In his response to Dorothy's objections to his motion to combine, Robert asserts that a timing dilemma mandated the filing of his cross-appeal before September 9, 1993. As justification for filing his appellant's brief on September 9, 1993, Robert cites the short interval between the trial court's order of August 18, 1993, and our final deadline for the filing of Robert's appellee brief on September 9, 1993. In light of the preceding Discussion, this is insufficient to save Robert's cross-appeal of the QDROs. That portion of Robert's cross-appeal disputing the Pension Plan and the ESIP QDROs is dismissed.
Robert's motions to amend his cross-appeal and combine it with Dorothy's appeal are partially granted. Dorothy asserts that this court does not have jurisdiction over Robert's appeal because it was filed more than 30 days after Dorothy's last notice of appeal was filed. The order Robert appeals from was entered on August 18, 1993. Robert filed his notice of cross-appeal on August 19, 1993. This was sufficient to perfect his appeal from the August 18, 1993, order. The two appeals are sufficiently related to combine them. Robert's motions are granted as to the portion of his cross-appeal disputing the reduction of the cash award to a money judgment; his motions are denied as to the Pension Plan and the ESIP QDROs.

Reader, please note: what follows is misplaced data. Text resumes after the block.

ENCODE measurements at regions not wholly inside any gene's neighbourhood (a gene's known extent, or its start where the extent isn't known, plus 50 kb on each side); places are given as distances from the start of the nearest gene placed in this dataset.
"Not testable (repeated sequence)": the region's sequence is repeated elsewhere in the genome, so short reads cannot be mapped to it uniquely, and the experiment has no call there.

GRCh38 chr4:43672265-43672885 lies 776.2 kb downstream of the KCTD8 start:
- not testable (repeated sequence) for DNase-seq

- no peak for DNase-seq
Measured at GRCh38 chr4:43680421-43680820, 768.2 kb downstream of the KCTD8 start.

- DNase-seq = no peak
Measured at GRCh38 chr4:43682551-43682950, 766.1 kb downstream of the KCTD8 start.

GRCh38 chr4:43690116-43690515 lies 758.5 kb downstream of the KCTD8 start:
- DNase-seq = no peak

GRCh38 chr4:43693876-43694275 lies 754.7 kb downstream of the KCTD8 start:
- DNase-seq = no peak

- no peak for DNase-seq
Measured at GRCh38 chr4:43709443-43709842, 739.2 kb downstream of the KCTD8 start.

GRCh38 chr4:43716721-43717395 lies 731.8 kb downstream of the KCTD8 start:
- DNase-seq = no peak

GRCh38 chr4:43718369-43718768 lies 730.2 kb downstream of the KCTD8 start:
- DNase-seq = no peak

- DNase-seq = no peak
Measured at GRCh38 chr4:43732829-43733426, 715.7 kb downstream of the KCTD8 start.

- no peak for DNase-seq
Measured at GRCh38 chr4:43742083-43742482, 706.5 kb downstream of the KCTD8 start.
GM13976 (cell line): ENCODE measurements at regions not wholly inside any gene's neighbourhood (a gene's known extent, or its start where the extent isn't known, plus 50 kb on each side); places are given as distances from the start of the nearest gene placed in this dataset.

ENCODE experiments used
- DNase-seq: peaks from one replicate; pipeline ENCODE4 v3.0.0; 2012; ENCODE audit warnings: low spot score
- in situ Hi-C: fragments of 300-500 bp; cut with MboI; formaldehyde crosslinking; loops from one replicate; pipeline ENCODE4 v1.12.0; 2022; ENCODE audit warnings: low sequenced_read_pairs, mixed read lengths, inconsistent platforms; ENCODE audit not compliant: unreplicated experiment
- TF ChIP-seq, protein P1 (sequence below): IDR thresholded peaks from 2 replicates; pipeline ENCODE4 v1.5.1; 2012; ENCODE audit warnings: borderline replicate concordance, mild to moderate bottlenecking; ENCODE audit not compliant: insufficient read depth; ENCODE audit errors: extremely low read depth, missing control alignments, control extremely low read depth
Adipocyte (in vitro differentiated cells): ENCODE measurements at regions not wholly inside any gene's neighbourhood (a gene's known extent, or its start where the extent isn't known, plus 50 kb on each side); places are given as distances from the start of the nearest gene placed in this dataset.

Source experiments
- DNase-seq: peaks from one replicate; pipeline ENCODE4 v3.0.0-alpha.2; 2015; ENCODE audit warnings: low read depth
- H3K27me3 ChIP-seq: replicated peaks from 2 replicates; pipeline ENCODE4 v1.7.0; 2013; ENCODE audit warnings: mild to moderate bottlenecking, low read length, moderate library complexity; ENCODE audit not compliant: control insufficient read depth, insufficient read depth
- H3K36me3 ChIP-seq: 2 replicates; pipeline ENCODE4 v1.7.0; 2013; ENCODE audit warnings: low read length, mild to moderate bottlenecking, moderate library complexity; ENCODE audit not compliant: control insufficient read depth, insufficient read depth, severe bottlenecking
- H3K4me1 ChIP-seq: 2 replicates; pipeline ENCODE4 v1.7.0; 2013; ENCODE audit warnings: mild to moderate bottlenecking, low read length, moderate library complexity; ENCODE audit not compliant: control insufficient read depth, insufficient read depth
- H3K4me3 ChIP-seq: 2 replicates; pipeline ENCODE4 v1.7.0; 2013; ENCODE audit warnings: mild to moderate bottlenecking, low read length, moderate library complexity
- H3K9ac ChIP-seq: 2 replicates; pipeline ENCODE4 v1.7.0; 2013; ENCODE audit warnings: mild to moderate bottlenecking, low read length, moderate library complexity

On September 22, 1993, Dorothy moved to strike Robert's brief. In support of this motion Dorothy states that Robert has included a "new issue" without this court's permission. Because of this, Dorothy requests that we strike Robert's entire brief. For the above stated reasons, Robert's motion to combine has been partially granted. Dorothy's motion is allowed as to those sections of Robert's brief discussing the Pension Plan and the ESIP QDROs; her motion is denied as to all other portions of Robert's brief.